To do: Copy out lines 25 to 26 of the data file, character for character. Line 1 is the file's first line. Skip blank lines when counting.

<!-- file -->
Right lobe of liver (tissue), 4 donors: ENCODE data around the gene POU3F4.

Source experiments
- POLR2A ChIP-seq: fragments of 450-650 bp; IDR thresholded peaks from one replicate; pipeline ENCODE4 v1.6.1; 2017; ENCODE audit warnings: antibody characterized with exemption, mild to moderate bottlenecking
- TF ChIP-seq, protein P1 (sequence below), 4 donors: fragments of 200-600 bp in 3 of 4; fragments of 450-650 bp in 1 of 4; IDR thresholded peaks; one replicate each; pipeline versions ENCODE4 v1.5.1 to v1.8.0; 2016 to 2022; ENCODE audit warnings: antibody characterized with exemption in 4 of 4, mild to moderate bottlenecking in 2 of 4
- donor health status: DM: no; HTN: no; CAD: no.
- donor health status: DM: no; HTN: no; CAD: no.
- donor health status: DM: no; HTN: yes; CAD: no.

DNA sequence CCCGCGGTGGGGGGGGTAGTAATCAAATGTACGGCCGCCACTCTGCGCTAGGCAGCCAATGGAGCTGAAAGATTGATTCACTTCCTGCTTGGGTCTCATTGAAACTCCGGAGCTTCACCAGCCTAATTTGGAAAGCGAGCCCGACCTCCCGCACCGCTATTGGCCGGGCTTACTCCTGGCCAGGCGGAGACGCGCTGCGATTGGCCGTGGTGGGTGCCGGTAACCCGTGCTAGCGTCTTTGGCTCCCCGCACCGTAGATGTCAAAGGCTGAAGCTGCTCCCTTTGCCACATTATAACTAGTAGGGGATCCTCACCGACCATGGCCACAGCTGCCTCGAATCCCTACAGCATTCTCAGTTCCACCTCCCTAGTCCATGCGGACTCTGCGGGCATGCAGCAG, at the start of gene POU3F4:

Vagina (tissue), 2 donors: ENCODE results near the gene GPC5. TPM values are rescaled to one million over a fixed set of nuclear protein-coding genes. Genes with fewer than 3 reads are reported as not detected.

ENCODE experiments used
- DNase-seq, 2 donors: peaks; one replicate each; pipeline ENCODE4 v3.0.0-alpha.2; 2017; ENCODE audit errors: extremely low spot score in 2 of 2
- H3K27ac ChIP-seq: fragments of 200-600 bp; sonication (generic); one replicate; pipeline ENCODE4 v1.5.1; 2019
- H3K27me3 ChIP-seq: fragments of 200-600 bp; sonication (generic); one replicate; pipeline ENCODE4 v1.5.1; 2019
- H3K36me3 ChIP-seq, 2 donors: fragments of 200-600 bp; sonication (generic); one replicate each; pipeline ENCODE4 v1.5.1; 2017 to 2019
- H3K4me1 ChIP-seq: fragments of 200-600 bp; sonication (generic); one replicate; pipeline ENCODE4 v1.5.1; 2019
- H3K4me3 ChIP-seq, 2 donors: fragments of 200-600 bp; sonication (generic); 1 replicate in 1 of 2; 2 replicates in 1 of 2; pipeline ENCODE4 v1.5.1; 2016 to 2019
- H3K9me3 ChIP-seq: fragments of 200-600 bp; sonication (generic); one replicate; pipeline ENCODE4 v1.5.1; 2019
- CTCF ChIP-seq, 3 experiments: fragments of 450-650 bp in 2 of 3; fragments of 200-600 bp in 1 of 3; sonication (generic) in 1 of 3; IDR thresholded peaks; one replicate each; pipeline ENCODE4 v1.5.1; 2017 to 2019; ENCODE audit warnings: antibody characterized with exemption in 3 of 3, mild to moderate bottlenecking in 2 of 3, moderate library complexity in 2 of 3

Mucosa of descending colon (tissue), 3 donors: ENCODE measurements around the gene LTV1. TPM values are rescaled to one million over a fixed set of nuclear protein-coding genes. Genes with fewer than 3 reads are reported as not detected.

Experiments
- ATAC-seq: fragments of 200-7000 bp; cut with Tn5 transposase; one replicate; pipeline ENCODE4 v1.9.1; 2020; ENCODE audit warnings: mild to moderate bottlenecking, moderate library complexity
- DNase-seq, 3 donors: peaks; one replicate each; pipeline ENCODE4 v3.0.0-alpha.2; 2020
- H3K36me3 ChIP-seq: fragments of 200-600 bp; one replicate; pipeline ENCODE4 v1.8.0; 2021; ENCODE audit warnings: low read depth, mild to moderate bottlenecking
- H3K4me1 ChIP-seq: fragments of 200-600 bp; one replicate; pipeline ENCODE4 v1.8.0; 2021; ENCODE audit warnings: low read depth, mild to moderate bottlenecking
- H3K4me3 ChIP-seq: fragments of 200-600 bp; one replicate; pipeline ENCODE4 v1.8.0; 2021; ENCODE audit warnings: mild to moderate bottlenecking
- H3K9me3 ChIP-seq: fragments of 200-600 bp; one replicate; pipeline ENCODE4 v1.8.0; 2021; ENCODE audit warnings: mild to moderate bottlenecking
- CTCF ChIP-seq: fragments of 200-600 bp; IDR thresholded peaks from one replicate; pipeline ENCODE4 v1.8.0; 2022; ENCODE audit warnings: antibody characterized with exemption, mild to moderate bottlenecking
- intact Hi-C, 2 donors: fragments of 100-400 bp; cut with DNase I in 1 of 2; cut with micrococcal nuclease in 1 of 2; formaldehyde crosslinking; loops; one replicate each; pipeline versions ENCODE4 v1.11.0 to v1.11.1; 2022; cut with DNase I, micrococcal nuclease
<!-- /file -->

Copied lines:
- H3K4me3 ChIP-seq: fragments of 200-600 bp; one replicate; pipeline ENCODE4 v1.8.0; 2021; ENCODE audit warnings: mild to moderate bottlenecking
- H3K9me3 ChIP-seq: fragments of 200-600 bp; one replicate; pipeline ENCODE4 v1.8.0; 2021; ENCODE audit warnings: mild to moderate bottlenecking